A growing network of food pantries that have evolved to feed Orange County residents during the pandemic are beginning to see a similar funding network arise.

Editor’s Note: As Orange County’s only nonprofit & nonpartisan newsroom, Voice of OC brings you the best, most comprehensive local Coronavirus news absolutely free. No ads, no paywalls. We need your help. Please, click here to make a tax-deductible donation today to support your local news.

The Orange County Board of Supervisors voted unanimously this past Tuesday to approve a $3 million agreement to support Second Harvest Food Bank of Orange County and the Community Action Partnership of Orange County to assist with their emergency food distributions through the Social Services agency.

“Food insecurity continues to be the number one ask within the community. 61 percent of our applications are CalFresh applications,” said Debra Baetz, the director of the Orange County Social Services Agency, at Tuesday’s public board meeting. 

“That $3 million funding opportunity to help the food banks is both FEMA and (CARES Act) reimbursable funding, it’s 100 percent federal funding.”

Both nonprofits will receive one time advance payments of $500,000 in their fight against food insecurity. The OC Food Bank is a subsidiary of the Community Action Partnership of Orange County. 

Second Harvest CEO Harald Herrmann said their Saturday pantry costs about $60,000 and serves about 4,500 people every week. 

In February, Second Harvest fed 250,000 people. In April, they fed almost 500,000.

The non-profit will also receive over 30,000 boxes of fresh produce each week through December under a new federal program under the department of agriculture called the Coronavirus Farm Assistance Program.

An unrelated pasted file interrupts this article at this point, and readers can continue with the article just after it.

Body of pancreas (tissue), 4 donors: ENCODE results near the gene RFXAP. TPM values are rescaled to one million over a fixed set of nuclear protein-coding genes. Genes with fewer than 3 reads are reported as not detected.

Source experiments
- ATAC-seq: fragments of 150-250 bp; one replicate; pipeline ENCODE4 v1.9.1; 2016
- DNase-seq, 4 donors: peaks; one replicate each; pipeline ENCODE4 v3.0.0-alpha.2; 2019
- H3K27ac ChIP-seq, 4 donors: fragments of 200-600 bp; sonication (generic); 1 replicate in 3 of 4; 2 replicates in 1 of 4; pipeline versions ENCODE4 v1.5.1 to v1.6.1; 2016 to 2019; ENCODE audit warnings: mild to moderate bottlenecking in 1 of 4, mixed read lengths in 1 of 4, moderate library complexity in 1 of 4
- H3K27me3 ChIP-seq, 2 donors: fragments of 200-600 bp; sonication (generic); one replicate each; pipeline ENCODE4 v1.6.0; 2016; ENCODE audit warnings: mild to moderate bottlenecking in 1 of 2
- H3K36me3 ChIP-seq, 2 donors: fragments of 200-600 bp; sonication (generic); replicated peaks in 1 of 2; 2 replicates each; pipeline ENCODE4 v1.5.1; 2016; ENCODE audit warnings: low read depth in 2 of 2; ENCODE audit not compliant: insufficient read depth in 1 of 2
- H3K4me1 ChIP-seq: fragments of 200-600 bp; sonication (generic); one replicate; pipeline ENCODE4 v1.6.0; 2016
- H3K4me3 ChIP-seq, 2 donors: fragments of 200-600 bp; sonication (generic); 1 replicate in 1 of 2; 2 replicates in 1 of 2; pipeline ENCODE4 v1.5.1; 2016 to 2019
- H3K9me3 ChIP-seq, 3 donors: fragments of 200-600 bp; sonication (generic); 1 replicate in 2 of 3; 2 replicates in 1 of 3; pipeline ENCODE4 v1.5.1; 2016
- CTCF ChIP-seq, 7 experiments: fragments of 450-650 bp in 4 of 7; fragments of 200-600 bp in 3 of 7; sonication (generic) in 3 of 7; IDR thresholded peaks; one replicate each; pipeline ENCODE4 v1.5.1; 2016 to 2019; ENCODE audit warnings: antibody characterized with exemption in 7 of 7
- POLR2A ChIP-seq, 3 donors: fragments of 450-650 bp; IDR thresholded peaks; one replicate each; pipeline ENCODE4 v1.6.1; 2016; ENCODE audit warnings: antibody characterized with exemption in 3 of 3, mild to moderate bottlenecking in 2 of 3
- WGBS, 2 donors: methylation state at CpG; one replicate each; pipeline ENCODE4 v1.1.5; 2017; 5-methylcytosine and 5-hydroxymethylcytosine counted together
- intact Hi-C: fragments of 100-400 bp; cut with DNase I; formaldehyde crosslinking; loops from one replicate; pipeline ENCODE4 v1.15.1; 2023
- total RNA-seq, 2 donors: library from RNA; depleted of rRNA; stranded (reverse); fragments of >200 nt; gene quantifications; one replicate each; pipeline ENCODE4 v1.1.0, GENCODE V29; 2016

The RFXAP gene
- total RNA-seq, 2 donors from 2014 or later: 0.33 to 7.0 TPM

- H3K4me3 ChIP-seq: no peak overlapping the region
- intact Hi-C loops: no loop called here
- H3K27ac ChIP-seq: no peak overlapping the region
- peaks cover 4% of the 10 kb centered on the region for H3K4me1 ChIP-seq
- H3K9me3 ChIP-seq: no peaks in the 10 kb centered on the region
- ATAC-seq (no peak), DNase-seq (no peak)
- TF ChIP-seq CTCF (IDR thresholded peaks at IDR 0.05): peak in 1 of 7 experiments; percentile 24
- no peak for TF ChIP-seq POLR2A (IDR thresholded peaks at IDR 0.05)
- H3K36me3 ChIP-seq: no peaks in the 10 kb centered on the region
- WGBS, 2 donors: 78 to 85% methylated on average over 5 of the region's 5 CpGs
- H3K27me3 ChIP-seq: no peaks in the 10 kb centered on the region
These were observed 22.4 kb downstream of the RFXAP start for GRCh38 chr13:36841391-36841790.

The $19 billion federal program will use CARES act money to support farmers also hit financially by the pandemic.

“This USDA food is a significant shot in the arm for us and it’s fantastic produce,” Herrmann said.  “It just made our process that much easier in terms of food procurement.” 

He added that the federal support is a good amount of food but it’s only about a third of what they need.

“What was a sprint is now a marathon,” Herrmann said. “But the thing that’s most complicated is unemployment and that’s the thing that scares us the most and that’s what we’re focused on.”

“We’re going to be spending considerably more money on food than we have in the past.”

Herrmann said for the most part donations from corporations, family trusts and individuals funded the food bank’s operations before the federal support.

“Since COVID began, we’ve been running off of our own fundraising efforts,” Herrmann said. “The USDA program and now this CARES funding is the first real federal money to arrive and we’ve been at this for 12 weeks.”

He said that usually the food bank works behind the scenes helping pantries feed the county but because of closures they were forced to the forefront to fight food insecurity. 

Over time they hope to transition back to that role as other pantries are able to meet the demand. Second Harvest is looking to run their Honda Center pantry through June and direct visitors to pantries closer to their homes.

“The reality is that there’s gonna be a lot of families struggling to get back onto their feet because of unemployment and food security will be with us for some time and it’s a baseline need to keep our community healthy,” he said.